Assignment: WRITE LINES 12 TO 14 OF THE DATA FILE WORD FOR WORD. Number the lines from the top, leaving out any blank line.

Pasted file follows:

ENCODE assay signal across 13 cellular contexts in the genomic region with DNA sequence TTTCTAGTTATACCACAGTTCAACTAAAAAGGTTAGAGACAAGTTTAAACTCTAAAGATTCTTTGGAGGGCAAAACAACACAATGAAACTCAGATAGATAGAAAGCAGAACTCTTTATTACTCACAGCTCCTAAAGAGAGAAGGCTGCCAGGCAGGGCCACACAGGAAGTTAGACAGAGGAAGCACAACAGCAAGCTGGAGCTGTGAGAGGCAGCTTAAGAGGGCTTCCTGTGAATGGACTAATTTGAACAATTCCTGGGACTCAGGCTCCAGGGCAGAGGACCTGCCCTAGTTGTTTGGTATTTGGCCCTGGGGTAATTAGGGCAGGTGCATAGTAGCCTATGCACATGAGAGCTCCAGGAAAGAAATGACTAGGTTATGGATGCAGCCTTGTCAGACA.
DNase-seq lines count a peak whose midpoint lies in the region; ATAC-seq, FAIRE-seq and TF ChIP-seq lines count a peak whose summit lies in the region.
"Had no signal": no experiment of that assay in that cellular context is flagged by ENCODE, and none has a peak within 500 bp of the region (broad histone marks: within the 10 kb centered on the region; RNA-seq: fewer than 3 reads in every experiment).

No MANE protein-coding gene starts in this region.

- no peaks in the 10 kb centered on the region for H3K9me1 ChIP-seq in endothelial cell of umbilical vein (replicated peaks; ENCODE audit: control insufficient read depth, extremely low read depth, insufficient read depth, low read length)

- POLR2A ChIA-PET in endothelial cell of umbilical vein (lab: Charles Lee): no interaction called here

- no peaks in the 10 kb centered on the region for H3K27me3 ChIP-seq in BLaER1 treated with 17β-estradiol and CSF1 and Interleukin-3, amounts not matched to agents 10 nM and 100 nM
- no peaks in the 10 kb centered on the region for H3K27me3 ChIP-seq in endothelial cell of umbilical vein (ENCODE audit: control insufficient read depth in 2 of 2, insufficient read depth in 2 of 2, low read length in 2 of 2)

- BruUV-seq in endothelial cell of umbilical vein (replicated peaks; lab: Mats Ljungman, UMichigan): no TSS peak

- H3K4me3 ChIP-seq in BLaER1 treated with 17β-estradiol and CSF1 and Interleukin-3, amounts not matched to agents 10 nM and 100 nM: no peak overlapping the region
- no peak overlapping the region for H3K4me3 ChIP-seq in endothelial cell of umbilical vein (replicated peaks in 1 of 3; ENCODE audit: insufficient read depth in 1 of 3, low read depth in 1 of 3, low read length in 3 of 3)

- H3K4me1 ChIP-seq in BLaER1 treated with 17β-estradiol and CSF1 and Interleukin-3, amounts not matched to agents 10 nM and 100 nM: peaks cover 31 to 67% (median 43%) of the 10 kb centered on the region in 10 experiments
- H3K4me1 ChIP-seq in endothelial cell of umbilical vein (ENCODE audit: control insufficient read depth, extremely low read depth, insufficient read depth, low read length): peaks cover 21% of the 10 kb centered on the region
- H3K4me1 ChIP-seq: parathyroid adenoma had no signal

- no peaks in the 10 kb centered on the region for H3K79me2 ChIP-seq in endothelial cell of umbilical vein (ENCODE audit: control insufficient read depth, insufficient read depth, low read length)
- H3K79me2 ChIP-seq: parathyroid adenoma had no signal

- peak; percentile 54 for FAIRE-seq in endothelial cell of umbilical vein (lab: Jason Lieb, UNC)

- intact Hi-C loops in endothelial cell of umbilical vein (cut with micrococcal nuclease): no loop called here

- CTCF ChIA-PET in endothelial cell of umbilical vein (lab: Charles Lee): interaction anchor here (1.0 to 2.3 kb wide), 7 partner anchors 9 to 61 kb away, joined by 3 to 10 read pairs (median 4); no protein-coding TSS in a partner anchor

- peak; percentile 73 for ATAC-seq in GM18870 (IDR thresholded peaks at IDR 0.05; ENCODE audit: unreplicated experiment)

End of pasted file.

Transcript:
- H3K4me1 ChIP-seq in BLaER1 treated with 17β-estradiol and CSF1 and Interleukin-3, amounts not matched to agents 10 nM and 100 nM: peaks cover 31 to 67% (median 43%) of the 10 kb centered on the region in 10 experiments
- H3K4me1 ChIP-seq in endothelial cell of umbilical vein (ENCODE audit: control insufficient read depth, extremely low read depth, insufficient read depth, low read length): peaks cover 21% of the 10 kb centered on the region
- H3K4me1 ChIP-seq: parathyroid adenoma had no signal